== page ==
- The bureaucrats who make regulations to counter COVID-19 are embedded within the health care system. They do what's best for that system, whether or not it's efficient or effective for the rest of us. What's more, because they're operating in their own little bureaucratic cocoon, agreeing with each other and not bothering to talk to the "little people" outside it, they don't care whether or not the measures they impose are hurting the rest of us, or the economy, or the country. That's not their problem.
- The politicians who allow the bureaucrats to make such regulations, or who fail to control the extremists who are rioting in our streets, are also living in their own little cocoon. Their priority is to be re-elected to power, where they can make a good thing out of the hard work of the rest of us. Notice how few actual, successful business people there are in politics? Their numbers are vanishingly small. They're too busy running their successful businesses, and earning the rewards of their hard work. Politicians have seldom put that much skin into the game. They've never risked their own money or labor at a venture; instead, they risk ours, and take a slice of the money we earn off the top in the form of taxes and other impositions.
How many politicians start off poor, and retire very rich? Take a look at the numbers for Congress. How do they earn that much on a bureaucrat's or administrator's salary? If that doesn't make you angry, nothing will! The "skin in the game" of politicians and administrators is to make as much as they can from special interests, while ignoring the needs of the rest of us. As America Veritas points out:
From the Senate Building in Washington DC to the council chambers of a sleepy New England village, the bread and butter of political profiteering is The Favor. Trading favors, in a string, allows for politicians to compromise publically and profit privately. It's also the method used to reach higher power. The more power someone has, the more money they are able to make by offering access to that power in exchange for something. Here is a common example: If a politician is privy to the decision making process within government to build a new road, they are able to communicate with a developer (Their brother's company? Their friend's?) to tell them what the current bids are from other developers so they can undercut them and win the contract every time. To get even more money from this process, things can get even more insidious. This is illegal. It's unethical. But, it's extremely common at the city and state level.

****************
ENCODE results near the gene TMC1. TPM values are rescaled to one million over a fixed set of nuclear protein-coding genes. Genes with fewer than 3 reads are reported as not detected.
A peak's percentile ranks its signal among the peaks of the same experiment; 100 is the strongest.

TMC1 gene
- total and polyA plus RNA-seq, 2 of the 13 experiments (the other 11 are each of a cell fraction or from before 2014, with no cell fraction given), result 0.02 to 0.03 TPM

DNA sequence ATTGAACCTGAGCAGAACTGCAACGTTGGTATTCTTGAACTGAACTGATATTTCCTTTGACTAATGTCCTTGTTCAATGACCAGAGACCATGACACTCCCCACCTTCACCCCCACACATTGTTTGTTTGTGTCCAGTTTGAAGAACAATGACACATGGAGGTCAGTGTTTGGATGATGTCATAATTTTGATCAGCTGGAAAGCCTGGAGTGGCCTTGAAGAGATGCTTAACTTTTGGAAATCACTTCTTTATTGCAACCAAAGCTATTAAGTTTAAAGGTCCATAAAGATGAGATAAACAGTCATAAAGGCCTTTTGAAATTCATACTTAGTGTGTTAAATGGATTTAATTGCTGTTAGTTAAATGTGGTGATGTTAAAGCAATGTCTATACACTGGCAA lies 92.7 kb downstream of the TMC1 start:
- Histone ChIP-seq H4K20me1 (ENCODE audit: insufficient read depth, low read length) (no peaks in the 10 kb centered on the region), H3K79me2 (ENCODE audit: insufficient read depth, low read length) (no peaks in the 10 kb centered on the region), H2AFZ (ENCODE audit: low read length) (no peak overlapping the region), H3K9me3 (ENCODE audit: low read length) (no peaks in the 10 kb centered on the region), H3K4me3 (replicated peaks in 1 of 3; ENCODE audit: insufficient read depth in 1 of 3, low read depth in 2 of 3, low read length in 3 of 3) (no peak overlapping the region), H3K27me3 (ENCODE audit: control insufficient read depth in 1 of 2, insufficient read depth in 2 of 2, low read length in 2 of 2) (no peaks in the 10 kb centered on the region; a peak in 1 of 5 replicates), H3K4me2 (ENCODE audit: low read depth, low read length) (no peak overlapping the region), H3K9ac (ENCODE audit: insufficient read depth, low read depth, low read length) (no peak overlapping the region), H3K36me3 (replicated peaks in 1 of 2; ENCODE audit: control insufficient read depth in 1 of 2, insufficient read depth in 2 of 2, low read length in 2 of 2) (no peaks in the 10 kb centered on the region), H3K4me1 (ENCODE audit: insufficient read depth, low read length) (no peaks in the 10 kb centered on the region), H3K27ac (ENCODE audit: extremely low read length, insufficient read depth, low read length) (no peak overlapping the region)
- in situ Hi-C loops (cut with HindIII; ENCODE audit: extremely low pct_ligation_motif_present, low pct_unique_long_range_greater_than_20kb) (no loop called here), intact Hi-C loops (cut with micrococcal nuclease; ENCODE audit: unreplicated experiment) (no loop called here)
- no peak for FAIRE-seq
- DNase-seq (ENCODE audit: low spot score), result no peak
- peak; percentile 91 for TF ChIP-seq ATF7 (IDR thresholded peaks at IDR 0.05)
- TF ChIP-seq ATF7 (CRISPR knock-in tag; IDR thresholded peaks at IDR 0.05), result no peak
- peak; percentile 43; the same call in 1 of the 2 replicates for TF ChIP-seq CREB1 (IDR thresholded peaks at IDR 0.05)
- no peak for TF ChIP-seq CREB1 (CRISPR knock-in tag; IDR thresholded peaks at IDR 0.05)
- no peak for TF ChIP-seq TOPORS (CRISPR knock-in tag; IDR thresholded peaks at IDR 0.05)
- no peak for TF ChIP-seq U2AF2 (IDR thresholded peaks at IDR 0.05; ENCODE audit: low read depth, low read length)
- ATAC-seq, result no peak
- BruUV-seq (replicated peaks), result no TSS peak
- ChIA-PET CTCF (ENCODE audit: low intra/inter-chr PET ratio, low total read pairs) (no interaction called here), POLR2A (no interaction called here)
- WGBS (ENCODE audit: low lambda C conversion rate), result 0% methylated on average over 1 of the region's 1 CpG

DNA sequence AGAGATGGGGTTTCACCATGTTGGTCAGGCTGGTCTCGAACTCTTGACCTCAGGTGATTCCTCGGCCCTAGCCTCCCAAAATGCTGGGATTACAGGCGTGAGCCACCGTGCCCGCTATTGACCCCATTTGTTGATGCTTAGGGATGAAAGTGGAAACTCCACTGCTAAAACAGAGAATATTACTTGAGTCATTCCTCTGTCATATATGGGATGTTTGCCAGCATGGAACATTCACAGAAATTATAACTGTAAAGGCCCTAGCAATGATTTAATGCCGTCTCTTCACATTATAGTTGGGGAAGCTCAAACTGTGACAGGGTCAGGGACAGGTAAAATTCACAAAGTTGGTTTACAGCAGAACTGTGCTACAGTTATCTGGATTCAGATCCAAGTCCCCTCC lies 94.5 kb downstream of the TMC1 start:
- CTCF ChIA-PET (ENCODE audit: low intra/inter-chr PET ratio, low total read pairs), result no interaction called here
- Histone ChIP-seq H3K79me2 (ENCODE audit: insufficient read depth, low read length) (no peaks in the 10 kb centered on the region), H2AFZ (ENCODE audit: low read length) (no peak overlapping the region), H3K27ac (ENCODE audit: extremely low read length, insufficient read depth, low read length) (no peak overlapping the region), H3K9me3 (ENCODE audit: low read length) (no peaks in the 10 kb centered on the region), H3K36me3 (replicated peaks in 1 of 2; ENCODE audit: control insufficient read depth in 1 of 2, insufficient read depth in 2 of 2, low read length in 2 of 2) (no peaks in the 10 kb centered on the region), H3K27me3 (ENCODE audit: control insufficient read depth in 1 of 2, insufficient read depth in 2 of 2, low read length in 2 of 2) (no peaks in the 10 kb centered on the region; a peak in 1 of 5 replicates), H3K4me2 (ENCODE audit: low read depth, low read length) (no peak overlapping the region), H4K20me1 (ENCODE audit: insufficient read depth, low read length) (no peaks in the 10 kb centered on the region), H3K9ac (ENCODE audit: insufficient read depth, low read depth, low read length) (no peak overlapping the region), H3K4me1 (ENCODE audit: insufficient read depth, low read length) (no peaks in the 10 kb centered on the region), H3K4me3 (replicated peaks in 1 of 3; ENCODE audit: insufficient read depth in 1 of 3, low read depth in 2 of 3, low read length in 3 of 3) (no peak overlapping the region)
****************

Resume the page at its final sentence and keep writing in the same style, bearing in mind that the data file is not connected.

. . .
On the national level, less work seems to get done than ever, but public servants at this level almost always become millionaires. Lobbyists and corporate agents have direct access to politicians in Washington ... Like running water searching for the lowest point to settle, multinational corporations will act according to what they are allowed to get away with. When a politician has their hand out, they are the party most at fault because they are directly responsible to their boss, the American electorate.
By putting up the cash to get their pet politicians elected time after time, they are actually making an investment with a massive return. A few hundred thousand dollars over the course of 4-6 years can have a return of hundreds of millions as these politicians favor these corporations with lucrative contracts. This is largely why legislation from Democrats and Republicans fails to make people’s lives better. The US congress is almost entirely bought out and the government serves as a piggy bank for the elites and the corporate class.
Again, more at the link.
That's why COVID-19 regulations make no practical sense "on the street". That's why rioters are allowed to get away - sometimes literally - with murder. Those in charge of such things don't care about how we experience them, because they have no skin in our game. Rather, they have skin in the game of those who sponsor them, and how they want such things to be. When a George Soros funds the re-election campaigns of progressive District Attorneys around the country, to the tune of hundreds of thousands of dollars apiece, guess what those DA's are going to do once in office? That's right. They're going to dance to their sponsors' tunes. The same applies to mayors, and bureaucrats, and anyone else. Where's the money coming from? That's also where the regulations and the influence is coming from.
Remember in November. Look for where the candidates are getting their money. If it's from outside pressure groups, as a general principle, don't trust them, and don't vote for them - or, if they're all getting outside money, try to choose the lesser of the evils confronting you, and hold them accountable for their pre-election promises.